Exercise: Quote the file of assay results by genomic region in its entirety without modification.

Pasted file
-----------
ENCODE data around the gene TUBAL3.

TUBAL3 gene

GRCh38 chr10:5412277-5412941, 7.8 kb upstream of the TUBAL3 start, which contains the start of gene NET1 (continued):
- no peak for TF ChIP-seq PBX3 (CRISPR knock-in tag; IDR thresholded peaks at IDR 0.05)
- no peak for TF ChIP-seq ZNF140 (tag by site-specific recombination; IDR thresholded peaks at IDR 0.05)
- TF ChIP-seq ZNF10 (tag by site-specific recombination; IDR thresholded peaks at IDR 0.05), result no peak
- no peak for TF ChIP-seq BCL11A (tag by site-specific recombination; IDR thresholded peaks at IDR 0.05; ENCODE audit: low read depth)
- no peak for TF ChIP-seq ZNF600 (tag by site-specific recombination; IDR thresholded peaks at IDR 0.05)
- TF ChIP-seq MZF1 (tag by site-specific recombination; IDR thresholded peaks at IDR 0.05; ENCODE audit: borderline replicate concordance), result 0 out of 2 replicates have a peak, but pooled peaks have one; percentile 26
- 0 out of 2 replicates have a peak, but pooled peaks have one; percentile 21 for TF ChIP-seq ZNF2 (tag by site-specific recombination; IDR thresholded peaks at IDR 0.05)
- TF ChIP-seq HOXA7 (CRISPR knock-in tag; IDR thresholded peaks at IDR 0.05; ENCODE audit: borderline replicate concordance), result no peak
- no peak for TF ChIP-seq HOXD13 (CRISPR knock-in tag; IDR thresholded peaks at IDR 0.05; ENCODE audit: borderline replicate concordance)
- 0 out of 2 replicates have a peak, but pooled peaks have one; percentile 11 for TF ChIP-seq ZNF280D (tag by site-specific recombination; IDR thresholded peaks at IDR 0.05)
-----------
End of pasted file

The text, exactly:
ENCODE data around the gene TUBAL3.

TUBAL3 gene

GRCh38 chr10:5412277-5412941, 7.8 kb upstream of the TUBAL3 start, which contains the start of gene NET1 (continued):
- no peak for TF ChIP-seq PBX3 (CRISPR knock-in tag; IDR thresholded peaks at IDR 0.05)
- no peak for TF ChIP-seq ZNF140 (tag by site-specific recombination; IDR thresholded peaks at IDR 0.05)
- TF ChIP-seq ZNF10 (tag by site-specific recombination; IDR thresholded peaks at IDR 0.05), result no peak
- no peak for TF ChIP-seq BCL11A (tag by site-specific recombination; IDR thresholded peaks at IDR 0.05; ENCODE audit: low read depth)
- no peak for TF ChIP-seq ZNF600 (tag by site-specific recombination; IDR thresholded peaks at IDR 0.05)
- TF ChIP-seq MZF1 (tag by site-specific recombination; IDR thresholded peaks at IDR 0.05; ENCODE audit: borderline replicate concordance), result 0 out of 2 replicates have a peak, but pooled peaks have one; percentile 26
- 0 out of 2 replicates have a peak, but pooled peaks have one; percentile 21 for TF ChIP-seq ZNF2 (tag by site-specific recombination; IDR thresholded peaks at IDR 0.05)
- TF ChIP-seq HOXA7 (CRISPR knock-in tag; IDR thresholded peaks at IDR 0.05; ENCODE audit: borderline replicate concordance), result no peak
- no peak for TF ChIP-seq HOXD13 (CRISPR knock-in tag; IDR thresholded peaks at IDR 0.05; ENCODE audit: borderline replicate concordance)
- 0 out of 2 replicates have a peak, but pooled peaks have one; percentile 11 for TF ChIP-seq ZNF280D (tag by site-specific recombination; IDR thresholded peaks at IDR 0.05)